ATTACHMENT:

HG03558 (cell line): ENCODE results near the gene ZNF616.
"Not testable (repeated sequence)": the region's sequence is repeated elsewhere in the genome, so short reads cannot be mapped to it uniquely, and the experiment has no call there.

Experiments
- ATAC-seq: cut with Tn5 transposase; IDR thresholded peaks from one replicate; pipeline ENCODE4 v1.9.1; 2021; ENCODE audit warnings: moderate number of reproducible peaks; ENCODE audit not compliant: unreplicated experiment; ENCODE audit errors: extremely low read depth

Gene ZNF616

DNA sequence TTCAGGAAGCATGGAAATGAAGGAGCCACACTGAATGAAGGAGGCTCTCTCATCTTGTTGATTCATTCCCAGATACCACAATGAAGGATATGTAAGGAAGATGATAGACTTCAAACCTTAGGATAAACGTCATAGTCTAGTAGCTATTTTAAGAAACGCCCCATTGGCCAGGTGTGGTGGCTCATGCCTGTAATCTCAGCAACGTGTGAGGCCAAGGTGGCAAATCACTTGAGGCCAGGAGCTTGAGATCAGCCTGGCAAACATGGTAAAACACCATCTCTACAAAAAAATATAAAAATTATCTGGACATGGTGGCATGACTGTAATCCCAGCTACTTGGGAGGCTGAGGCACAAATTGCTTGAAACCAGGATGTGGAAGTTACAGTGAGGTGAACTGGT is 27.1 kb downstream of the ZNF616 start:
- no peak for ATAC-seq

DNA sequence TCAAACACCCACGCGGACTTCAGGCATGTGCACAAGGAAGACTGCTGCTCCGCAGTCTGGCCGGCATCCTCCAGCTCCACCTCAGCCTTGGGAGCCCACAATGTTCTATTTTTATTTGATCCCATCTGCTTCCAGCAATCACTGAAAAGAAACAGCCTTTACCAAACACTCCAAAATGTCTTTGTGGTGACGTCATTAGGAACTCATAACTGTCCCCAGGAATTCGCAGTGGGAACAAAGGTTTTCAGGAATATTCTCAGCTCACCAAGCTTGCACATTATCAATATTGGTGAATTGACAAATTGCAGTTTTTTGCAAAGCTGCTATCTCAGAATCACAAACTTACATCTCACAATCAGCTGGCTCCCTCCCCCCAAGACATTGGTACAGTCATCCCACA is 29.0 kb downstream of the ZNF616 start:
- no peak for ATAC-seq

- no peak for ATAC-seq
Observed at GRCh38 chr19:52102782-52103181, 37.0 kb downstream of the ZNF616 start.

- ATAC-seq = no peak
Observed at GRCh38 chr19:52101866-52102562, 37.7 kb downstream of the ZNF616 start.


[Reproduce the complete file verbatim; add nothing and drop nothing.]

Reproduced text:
HG03558 (cell line): ENCODE results near the gene ZNF616.
"Not testable (repeated sequence)": the region's sequence is repeated elsewhere in the genome, so short reads cannot be mapped to it uniquely, and the experiment has no call there.

Experiments
- ATAC-seq: cut with Tn5 transposase; IDR thresholded peaks from one replicate; pipeline ENCODE4 v1.9.1; 2021; ENCODE audit warnings: moderate number of reproducible peaks; ENCODE audit not compliant: unreplicated experiment; ENCODE audit errors: extremely low read depth

Gene ZNF616

DNA sequence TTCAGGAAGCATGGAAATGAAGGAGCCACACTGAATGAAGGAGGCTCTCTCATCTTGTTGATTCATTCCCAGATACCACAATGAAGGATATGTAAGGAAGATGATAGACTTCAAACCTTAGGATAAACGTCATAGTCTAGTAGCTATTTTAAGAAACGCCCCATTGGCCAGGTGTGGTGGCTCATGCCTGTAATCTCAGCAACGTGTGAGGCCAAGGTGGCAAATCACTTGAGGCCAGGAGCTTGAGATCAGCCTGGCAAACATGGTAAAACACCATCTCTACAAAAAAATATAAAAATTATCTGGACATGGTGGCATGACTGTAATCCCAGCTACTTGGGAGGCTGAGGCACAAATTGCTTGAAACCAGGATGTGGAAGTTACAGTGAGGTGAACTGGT is 27.1 kb downstream of the ZNF616 start:
- no peak for ATAC-seq

DNA sequence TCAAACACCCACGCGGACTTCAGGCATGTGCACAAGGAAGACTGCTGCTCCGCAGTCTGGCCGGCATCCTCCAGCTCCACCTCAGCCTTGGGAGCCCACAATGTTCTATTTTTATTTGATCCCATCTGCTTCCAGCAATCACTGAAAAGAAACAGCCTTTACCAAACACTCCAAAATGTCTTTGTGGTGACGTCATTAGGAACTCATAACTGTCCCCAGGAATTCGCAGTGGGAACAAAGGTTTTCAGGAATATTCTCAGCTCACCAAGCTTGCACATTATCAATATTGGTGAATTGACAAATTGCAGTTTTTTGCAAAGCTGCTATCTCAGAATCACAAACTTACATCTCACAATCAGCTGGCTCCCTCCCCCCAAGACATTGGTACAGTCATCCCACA is 29.0 kb downstream of the ZNF616 start:
- no peak for ATAC-seq

- no peak for ATAC-seq
Observed at GRCh38 chr19:52102782-52103181, 37.0 kb downstream of the ZNF616 start.

- ATAC-seq = no peak
Observed at GRCh38 chr19:52101866-52102562, 37.7 kb downstream of the ZNF616 start.